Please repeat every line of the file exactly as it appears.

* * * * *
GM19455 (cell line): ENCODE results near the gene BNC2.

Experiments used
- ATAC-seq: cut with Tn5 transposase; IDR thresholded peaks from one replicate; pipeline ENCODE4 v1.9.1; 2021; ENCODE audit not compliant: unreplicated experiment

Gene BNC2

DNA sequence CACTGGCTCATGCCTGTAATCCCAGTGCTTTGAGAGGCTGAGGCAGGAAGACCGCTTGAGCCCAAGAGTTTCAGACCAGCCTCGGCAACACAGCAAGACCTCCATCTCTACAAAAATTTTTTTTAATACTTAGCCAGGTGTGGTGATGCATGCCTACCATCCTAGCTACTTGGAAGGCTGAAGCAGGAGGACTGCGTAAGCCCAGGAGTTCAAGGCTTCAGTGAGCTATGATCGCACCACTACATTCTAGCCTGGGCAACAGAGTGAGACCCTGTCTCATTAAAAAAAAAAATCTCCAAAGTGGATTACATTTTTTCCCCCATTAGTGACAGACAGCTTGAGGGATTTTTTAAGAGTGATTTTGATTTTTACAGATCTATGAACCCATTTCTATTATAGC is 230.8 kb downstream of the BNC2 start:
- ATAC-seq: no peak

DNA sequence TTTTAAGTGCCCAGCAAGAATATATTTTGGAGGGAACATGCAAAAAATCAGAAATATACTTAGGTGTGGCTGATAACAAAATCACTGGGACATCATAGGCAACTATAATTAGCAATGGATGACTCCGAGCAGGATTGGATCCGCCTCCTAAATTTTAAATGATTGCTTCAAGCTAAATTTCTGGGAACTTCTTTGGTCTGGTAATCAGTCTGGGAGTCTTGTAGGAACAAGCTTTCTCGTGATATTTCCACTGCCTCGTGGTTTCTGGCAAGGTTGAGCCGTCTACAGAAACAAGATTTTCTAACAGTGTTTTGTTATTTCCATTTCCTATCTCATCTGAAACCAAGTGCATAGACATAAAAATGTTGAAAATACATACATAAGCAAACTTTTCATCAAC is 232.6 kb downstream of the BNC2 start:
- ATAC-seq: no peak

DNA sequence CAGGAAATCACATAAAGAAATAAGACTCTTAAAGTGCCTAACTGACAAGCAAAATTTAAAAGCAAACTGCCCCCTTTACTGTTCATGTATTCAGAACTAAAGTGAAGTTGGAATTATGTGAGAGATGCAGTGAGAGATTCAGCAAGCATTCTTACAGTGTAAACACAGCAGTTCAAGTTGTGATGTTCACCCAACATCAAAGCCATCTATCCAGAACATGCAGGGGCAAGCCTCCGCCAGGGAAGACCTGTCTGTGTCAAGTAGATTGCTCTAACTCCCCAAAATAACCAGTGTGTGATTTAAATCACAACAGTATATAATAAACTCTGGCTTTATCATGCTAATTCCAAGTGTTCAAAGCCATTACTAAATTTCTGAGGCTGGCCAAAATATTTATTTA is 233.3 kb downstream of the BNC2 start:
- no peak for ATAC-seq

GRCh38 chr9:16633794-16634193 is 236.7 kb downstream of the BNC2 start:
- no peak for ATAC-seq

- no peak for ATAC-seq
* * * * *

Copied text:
GM19455 (cell line): ENCODE results near the gene BNC2.

Experiments used
- ATAC-seq: cut with Tn5 transposase; IDR thresholded peaks from one replicate; pipeline ENCODE4 v1.9.1; 2021; ENCODE audit not compliant: unreplicated experiment

Gene BNC2

DNA sequence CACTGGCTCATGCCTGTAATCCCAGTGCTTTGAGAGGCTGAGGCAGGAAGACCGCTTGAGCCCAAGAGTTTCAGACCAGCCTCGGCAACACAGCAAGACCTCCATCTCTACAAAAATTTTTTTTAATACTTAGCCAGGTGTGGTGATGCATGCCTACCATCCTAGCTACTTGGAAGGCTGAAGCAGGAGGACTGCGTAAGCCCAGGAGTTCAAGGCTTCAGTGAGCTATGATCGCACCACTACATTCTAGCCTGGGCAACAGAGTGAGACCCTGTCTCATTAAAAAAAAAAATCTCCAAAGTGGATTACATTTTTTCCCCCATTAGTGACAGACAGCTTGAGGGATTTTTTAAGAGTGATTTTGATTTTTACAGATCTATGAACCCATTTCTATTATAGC is 230.8 kb downstream of the BNC2 start:
- ATAC-seq: no peak

DNA sequence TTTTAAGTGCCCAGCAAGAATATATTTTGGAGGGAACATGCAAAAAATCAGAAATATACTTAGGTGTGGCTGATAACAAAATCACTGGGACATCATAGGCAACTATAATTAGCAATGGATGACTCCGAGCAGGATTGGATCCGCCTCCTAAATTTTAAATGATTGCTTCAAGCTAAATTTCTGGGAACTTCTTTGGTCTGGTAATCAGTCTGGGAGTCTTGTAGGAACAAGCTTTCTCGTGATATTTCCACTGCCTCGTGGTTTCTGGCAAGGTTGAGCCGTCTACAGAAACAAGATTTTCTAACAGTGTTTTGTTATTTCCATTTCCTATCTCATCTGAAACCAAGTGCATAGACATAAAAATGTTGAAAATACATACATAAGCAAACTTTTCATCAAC is 232.6 kb downstream of the BNC2 start:
- ATAC-seq: no peak

DNA sequence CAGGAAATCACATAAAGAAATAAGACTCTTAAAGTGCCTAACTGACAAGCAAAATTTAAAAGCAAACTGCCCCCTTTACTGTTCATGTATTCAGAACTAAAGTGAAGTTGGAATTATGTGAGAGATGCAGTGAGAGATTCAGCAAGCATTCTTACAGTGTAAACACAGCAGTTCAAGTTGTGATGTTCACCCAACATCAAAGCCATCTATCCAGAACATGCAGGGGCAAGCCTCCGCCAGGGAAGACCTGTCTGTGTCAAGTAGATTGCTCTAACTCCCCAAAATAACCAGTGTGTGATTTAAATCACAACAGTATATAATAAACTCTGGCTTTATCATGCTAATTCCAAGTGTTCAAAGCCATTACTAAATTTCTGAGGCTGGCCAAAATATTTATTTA is 233.3 kb downstream of the BNC2 start:
- no peak for ATAC-seq

GRCh38 chr9:16633794-16634193 is 236.7 kb downstream of the BNC2 start:
- no peak for ATAC-seq

- no peak for ATAC-seq